A Flickering Truth
Afghanistan's film history might well have have been lost forever, if not for the brave custodians who risked their lives to conceal films from the Taliban regime. This is a chronicle of their attempts to preserve and restore thousands of hours of film.
Film preservation is a challenge all over the world| but on this scale of crisis Afghanistan ranks near the very top. The mini boom in film production that followed
the establishment of the state Afghan Film organization in 1965 came to an end with the ascension of the Taliban| which viewed cinema as Western culture that needed
to be expunged. The country's film history might well have been lost forever| if not for the brave custodians who risked their lives to conceal films from the
regime. In A Flickering Truth| we meet the dedicated cinephiles who are now excavating| preserving| and restoring thousands of hours of film footage| both drama and
documentary| from Afghanistan's cinematic past. The effort is led by Ibrahim Arify| who had been jailed for filmmaking under the Mujahedeen and fled the country to
start a new life in Germany. Now| he has returned to rebuild Afghan Film and help bring a sense of order to a country where resources are scarce and needs are great.
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A Flickering Truth torrent reviews
(au) wrote: Probably too long for its own good, but still takes you on a fascinating ride of hero-worship and villain scapegoating surrounding a tragic set of events.
(nl) wrote: Excellent and fair coverage of a tough subject. The rare doc that doesn't have a slanted POV but really just wants to get to the truth.
(mx) wrote: From the Ashes should be required watching in Washington DC and in coal country. Surprisingly balanced, it paints a realistic picture of a world rapidly moving away from coal as an energy source and its devastating impact on jobs. The politics of coal dominates America and our ability to solve this has profound impact on literally millions of families directly or indirectly impacted by this industry. Go see it.
(it) wrote: Very good documentary. It's frightening to see what a mob mentality, hero worship and obsession can do to a community. Happy Valley is filled with nut cases who spent more time making themselves and Joe Paterno into victims than actually caring about the real victims of child abuse. It's sickening.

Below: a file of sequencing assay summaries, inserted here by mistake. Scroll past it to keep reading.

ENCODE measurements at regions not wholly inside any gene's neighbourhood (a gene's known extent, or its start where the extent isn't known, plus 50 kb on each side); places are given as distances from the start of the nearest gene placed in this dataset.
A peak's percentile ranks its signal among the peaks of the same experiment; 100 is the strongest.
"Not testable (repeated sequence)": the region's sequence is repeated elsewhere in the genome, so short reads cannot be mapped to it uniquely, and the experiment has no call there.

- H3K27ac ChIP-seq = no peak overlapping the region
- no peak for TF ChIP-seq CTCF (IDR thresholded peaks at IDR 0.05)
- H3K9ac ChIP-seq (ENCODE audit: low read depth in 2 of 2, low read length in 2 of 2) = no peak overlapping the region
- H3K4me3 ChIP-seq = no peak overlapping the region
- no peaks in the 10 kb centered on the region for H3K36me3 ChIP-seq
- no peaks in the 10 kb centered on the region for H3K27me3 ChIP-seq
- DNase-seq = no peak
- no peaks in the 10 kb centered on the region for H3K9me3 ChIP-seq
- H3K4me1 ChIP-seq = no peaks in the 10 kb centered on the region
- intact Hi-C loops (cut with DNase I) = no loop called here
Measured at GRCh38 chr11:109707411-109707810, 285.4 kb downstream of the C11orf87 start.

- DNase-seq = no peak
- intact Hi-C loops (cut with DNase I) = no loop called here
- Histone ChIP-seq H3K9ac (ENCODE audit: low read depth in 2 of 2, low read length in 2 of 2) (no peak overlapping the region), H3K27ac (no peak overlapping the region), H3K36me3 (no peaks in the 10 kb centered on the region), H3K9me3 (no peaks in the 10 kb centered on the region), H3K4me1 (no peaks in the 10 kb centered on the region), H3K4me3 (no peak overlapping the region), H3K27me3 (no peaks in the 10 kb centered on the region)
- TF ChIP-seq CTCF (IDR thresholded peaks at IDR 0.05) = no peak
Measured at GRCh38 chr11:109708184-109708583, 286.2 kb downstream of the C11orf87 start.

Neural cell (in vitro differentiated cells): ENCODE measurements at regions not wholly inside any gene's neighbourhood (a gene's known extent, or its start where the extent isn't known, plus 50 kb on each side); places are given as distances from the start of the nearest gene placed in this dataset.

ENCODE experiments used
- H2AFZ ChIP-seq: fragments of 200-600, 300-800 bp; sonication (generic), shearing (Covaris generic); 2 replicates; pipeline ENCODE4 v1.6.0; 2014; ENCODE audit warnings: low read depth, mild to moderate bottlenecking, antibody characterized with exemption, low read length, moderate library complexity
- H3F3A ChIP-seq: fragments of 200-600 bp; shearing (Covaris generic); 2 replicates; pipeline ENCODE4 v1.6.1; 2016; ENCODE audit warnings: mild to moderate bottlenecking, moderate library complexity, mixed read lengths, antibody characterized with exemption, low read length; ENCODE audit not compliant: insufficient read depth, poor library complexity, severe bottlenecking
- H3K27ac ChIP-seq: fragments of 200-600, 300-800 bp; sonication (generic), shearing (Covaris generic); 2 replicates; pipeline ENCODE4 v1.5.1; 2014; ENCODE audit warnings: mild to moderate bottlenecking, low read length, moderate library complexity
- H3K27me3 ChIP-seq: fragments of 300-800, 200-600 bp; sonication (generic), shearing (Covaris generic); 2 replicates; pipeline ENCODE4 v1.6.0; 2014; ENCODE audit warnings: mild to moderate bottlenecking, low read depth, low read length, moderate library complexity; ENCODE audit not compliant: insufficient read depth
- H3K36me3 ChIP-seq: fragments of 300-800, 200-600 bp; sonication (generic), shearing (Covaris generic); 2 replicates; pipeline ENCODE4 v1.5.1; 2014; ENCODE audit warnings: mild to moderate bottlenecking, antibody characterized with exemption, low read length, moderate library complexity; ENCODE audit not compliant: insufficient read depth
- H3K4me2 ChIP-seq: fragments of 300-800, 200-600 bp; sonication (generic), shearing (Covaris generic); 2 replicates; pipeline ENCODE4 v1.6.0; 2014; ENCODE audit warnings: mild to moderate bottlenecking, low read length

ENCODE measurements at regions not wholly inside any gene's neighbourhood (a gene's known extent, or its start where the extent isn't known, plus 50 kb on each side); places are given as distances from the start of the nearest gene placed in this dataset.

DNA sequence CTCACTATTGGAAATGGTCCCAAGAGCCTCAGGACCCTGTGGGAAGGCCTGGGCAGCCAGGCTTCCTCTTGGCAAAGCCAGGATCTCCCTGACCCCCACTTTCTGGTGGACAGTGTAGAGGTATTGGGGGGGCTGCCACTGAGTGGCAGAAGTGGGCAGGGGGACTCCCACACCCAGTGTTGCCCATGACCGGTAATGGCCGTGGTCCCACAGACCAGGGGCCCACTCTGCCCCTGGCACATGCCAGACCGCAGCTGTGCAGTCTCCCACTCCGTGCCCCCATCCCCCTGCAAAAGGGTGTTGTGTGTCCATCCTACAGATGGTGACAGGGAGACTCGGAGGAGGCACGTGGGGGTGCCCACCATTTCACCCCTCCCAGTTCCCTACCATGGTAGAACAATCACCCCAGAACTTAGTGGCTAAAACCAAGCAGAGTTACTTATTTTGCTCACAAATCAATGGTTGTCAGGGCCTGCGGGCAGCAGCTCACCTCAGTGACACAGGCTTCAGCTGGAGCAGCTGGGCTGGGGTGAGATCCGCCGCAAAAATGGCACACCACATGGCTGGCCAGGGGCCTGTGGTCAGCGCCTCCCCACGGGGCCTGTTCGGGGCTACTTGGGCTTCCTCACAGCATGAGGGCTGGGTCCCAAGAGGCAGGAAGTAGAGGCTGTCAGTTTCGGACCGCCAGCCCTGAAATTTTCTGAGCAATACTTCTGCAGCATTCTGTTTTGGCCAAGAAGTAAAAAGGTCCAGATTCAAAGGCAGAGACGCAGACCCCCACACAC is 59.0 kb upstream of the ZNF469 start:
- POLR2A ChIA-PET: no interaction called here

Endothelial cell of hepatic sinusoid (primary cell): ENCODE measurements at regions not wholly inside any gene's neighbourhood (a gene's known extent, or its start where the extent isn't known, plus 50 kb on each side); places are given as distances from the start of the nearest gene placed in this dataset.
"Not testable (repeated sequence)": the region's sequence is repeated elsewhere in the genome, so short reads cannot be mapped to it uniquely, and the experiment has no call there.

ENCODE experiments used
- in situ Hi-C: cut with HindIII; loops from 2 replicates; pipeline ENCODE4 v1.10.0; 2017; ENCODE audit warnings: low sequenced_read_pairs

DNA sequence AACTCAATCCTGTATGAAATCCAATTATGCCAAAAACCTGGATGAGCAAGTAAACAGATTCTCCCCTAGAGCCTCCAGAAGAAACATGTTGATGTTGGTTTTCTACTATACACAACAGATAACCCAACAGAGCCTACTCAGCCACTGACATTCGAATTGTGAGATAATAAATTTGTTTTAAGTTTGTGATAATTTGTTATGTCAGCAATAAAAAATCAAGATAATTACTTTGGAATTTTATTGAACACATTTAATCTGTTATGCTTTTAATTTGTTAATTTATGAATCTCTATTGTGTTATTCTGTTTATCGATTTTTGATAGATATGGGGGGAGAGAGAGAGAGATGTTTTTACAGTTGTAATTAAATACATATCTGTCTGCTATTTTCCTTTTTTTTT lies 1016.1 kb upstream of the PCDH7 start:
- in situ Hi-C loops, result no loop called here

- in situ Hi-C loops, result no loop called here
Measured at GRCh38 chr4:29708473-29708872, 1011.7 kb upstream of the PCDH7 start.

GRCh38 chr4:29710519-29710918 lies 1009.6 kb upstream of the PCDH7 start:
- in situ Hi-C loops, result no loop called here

(gb) wrote: This documentary really disturbed me. As if the crimes committed weren't bad enough, this whole view of the town where Joe Paterno and the football team were "victims" is shameful. The university and the town are complicit in my opinion, because if it wasn't for the reverence of football above all else, these people wouldn't have had their blinders on to not see a child molester among them. Well done documentary, but the topic left me feeling sick.
(it) wrote: An interesting documentary about blame, scapegoating and idol-worship.
(ag) wrote: Fantastic, essential NYC documentary filmmaking.
(it) wrote: Must-see doc chronicling the Penn State scandal. Brutal.
(es) wrote: When we love a famous person (in this case a revered coach), we are all too willing to overlook or disregard any and all information that makes us reexamine that person. If you have any illusions that Joe Paterno was a great guy and did all he could to prevent the rape of children, or that he truly knew nothing about it, you owe it to yourself to watch this.
(kr) wrote: Happy Valley is a well made documentary that sets out to show how a community defined by their unwavering dedication to their All-star football team and god like couch of over 60 years--Joe Paterno--are caught up in a whirlwind of unbelievable accusations. This documentary captures what happens when a community is divided by a dark secret that has been under everyone's nose the whole time; and how some with the power to make a difference turned a blind eye. Happy Valley is a brutal 'must see' that will challenge your ability to withstand the horrors that are depicted and discussed.
(de) wrote: Informative, but not very interesting. People go too far when looking for blame.
(kr) wrote: This film shows everything wrong with millennials. Instead of having compassion for the victims, they riot in the streets and get in fights because their hallowed authority figure gets fired. A great chronicle in a crazy passage in time. Happy Valley isn't happy at all.